Anglican Perspectives

Back to Our Own Good Future

The following was written for the American Anglican Council by the Very Rev. Andrew Rowell:

An amusing image floating around the internet during these trying times is of Christopher Lloyd’s character from Back to the Future. In it he instructs his protégé, Marty McFly, as to the proper use of a time-traveling DeLorean. “The First Rule,” he says, “is never set the computer to 2020!” We can all relate to the humor undergirding this meme. Many of us would choose to skip this year if only we had a time machine! Those of us who know the truth of the Gospel, however, know that even in the chaos of 2020, God is still on His throne. He will bring us through this time of suffering, and suffering produces endurance, which produces character, which produces hope (Romans 5:4). My prayer is that once we’re on the other side of the fear and strife in our world, we’ll emerge with a deeper trust in His goodness and a better sense of His will for His Church.

One positive outcome of this year’s chaos was the postponement of the Lambeth Conference. Archbishop of Canterbury Justin Welby’s call for all Anglican bishops to gather in England in June of 2020. This gathering, the fifteenth of its kind, is a crucial part of the projection of British soft power, and for it to collapse is a disaster for Welby and other power players in the Church of England. The Archbishop of Canterbury continues to assert himself as the titular head of the worldwide Communion, attachment to whom is claimed to be a defining marker of true Anglicanism. He therefore depends on these high profile “instruments of communion” in order to justify his office. In the scramble to reorganize and shift to a later date, momentum for Lambeth has diminished at a crucial moment in Welby’s ministry.

Meanwhile, the Church of England continues its precipitous decline (with, for example, only 2% of 18-24 year old Britons claiming affiliation with the COE), raising questions about his own effectiveness as the purported “head” of Anglicanism. Is his leadership position merely an exercise of British influence that has long outlived its colonial origins?

The lack of a Lambeth conference, which would have reasserted the Church of England’s role as the mother church of the Communion, compounds the grim state of Welby’s shrinking province. Ironically, the same need to postpone is a positive outcome of this pandemic for the planned gathering of orthodox bishops in Kigali, Rwanda. Gafcon’s leadership called together the Kigali conference in order to create an alternative gathering space for those bishops who could not, in good conscience, attend Lambeth. Now that Lambeth is postponed, Kigali will also move, but this gives time for biblically-faithful bishops to take stock of the theological challenges they face from secularizing Anglican Churches in the West.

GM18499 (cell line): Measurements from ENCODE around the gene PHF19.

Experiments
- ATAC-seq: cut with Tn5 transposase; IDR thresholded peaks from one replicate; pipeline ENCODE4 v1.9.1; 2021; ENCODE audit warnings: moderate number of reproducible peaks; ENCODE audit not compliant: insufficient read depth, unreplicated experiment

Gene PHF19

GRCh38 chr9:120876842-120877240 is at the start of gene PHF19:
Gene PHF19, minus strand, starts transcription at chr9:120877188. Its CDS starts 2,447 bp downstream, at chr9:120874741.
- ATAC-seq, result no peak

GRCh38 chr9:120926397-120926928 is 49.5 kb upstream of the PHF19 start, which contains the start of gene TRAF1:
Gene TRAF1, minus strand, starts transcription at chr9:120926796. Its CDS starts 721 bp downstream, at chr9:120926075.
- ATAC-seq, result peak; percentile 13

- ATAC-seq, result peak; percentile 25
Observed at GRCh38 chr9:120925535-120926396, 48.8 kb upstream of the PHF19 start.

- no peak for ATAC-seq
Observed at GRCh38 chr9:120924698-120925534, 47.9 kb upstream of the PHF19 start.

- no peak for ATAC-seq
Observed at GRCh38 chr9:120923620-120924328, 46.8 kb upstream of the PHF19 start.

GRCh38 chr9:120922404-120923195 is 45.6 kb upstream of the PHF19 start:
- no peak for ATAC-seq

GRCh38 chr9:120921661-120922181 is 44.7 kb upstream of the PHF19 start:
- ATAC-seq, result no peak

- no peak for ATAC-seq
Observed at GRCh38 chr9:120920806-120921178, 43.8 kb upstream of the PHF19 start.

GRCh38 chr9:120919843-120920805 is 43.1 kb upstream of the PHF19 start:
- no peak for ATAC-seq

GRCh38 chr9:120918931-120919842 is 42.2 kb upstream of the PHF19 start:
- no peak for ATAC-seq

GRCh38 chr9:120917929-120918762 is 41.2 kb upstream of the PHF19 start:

At Gafcon 2018, over 2,000 delegates from the most vibrant, growing corners of the Communion demanded that Welby invite to Lambeth representatives from newly-created orthodox provinces (ACNA and Brazil) and disinvite heterodox bishops who had violated Lambeth 1.10 (the 1998 Lambeth resolution declaring marriage between one man and one woman as the Biblical norm for the worldwide church) unless they repent and reverse their position. A deaf ear was turned towards Gafcon’s plea. In addition to this error, Welby invited same-sex partnered bishops and their spouses to Lambeth 2020, which prompted an outrage that made him back-peddle and disinvite those very spouses. This caused outrage on the other side of the ideological spectrum. These were not his finest examples in leadership, faithful or otherwise. Before Gafcon’s Kigali 2021 conference, orthodox bishops and other leaders will have this moment to consolidate their efforts in calling the Anglican Communion to faithful obedience to Scripture at the heart of the once-every-500-year-Anglican Realignment happening before our eyes!

While Lambeth and Kigali await their future dates, orthodox realignment continues unimpaired. Gafcon continues to address “the Gospel deficit in the Communion” as it leverages its mission networks and its Bishops Training Institute to further the work of spreading the Gospel. The Global South continues to address “the ecclesial deficit in the Communion” by producing the Cairo Covenant and seeking to have it ratified by orthodox provinces around the globe. The American Anglican Council continues to work tirelessly to train clergy and lay leaders, revitalize congregations, and create sound structures for the future of a biblically-sound Anglican Church.

Without a doubt, 2020 has not been a favorite year for many thus far. Our own DeLoreans would skip right over it and get right to 2021! But we know that God has not abandoned us. There is much good coming from the chaos of this year. He is at work to show the “immeasurable greatness of His power toward us who believe, according to the working of His great might that He worked in Christ when He raised Him from the dead and seated Him at His right hand in the heavenly places” (Ephesians 1:19-20). Despite the rise of diseases, plagues, social discord, and revolutions, and despite the interruption of our best-made plans and conferences, the “faithfulness of the Lord endures forever” (Psalm 117:2).

The Very Rev. Andrew Rowell is the Rector of Christchurch Montgomery and Dean of the Western Deanery of the Gulf Atlantic Diocese. Andrew received his undergraduate degree from Duke University (1995), his law degree from the University of Virginia (1999), and his Masters of Divinity from the Duke University Divinity School (2008). Fr. Andrew is married to Miriam “Mimi” Suber Rowell, who is a Critical Care Registered Nurse. Andrew and Mimi have two sons, Eben and Zeke.

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